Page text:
The hunt as such was not that difficult. A human player can easily win the game in less than 30 moves. We will now describe one possible strategy. The basic idea of our approach is to move only a few of the wolves in every round.
First we start by moving a majority of wolves to partially “surround” the sheep. If these moves are performed well, the sheep will start to run away in such a way that they create small groups. After such small groups are created (which is a matter of 3-4 rounds) we choose a few (usually 2-3) wolves that are close to some groups. In the following rounds each chosen wolf is used to catch all sheep from one particular group. Using this approach, we make these few wolves much faster than the sheep, so they are able to catch all the sheep before they run away too far. The remaining wolves are used only as scarecrows (well, scaresheeps, to be precise :-) ) When a group is caught, we pick new wolf and attack the nearest group. Once all large groups are eaten, we can just greedily pick off the remaining sheep.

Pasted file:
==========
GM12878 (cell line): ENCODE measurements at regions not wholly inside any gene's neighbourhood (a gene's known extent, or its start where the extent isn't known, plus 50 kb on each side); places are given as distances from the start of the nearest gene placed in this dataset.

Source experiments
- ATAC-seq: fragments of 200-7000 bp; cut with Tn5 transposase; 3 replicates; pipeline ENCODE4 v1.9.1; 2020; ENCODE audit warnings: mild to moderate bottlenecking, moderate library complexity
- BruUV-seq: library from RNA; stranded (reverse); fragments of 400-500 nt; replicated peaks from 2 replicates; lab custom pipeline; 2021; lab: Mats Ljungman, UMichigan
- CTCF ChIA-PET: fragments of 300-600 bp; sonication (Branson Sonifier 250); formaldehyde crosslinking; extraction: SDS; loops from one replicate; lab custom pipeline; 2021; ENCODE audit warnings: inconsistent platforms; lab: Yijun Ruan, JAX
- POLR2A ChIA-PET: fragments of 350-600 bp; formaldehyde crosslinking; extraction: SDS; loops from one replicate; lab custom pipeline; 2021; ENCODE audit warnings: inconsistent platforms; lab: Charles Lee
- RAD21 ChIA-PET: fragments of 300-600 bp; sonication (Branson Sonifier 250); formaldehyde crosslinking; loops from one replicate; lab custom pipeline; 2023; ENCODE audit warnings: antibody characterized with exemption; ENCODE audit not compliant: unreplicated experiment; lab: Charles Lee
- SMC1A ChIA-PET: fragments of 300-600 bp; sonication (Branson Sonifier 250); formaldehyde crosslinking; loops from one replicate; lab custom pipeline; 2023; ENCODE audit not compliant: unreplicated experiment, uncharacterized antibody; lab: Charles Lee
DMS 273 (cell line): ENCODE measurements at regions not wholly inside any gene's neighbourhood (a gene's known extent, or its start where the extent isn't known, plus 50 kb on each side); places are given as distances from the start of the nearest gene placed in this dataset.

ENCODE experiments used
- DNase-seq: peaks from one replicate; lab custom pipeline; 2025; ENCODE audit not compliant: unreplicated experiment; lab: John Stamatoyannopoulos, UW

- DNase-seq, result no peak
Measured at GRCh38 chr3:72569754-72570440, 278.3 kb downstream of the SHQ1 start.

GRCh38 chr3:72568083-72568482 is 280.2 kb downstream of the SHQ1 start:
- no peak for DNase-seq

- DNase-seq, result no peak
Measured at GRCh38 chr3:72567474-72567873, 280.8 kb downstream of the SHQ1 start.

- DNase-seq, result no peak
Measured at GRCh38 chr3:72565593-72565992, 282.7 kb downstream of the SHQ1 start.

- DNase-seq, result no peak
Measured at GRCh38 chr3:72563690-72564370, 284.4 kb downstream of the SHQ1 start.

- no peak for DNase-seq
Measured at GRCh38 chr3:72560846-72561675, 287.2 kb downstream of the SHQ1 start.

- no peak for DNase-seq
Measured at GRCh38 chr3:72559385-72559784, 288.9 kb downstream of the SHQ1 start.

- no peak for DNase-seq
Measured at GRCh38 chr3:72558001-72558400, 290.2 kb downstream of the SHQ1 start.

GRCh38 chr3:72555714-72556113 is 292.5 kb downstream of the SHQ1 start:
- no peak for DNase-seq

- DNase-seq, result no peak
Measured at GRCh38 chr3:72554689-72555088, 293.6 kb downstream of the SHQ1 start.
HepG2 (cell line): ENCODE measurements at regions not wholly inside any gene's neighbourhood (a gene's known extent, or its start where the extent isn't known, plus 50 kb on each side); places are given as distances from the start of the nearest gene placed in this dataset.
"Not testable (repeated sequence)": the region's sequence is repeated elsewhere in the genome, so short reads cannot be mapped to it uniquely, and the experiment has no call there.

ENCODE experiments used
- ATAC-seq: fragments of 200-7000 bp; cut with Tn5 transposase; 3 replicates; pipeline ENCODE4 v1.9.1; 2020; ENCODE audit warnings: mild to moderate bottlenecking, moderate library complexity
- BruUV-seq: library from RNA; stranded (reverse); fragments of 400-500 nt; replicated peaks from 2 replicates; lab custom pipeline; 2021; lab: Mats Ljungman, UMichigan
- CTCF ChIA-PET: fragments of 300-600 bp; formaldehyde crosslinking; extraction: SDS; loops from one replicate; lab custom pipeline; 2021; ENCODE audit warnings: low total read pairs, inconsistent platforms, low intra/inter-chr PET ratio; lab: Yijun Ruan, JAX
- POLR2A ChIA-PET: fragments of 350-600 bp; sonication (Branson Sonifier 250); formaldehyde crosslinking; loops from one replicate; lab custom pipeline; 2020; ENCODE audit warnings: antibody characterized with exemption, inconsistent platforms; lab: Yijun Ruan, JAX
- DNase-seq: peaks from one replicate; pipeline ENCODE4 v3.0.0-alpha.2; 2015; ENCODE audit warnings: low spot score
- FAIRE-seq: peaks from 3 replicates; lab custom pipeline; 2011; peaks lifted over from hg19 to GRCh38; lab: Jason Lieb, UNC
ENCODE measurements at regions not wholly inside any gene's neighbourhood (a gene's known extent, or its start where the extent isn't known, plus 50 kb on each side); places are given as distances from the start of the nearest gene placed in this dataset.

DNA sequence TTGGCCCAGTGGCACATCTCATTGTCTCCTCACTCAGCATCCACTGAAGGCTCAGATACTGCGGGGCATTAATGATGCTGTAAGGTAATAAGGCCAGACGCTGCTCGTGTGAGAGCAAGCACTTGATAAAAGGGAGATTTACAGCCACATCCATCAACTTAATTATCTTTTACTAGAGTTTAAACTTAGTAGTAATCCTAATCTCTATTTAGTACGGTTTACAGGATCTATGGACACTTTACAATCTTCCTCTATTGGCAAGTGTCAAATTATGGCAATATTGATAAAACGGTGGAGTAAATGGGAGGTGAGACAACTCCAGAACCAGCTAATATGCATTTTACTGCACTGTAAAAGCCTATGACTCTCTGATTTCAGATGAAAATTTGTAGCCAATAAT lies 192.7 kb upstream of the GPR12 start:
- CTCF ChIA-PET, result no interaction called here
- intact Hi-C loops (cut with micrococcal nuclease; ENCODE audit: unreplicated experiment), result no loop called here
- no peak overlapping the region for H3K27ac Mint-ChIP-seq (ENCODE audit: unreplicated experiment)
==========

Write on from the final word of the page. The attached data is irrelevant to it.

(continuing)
Using this strategy, one can usually catch the first 10 sheep in the first 7 rounds, and finish the game after 25 to 30 rounds.
Another nice strategy was to start by making empty moves during the first hour. This requires no thinking and it has the nice effect that the sheep will form nicely edible clusters.
However, the hardest part of this task was not the strategy. The hardest part was time management. Finding the time to make each move distracts the player from solving the other tasks. It may be a better strategy to implement a simple player (e.g., “always move two wolves greedily”) and let it play automatically. If you run the program early enough, you can easily get over 50 moves, and this should be enough even for a simple strategy to succeed.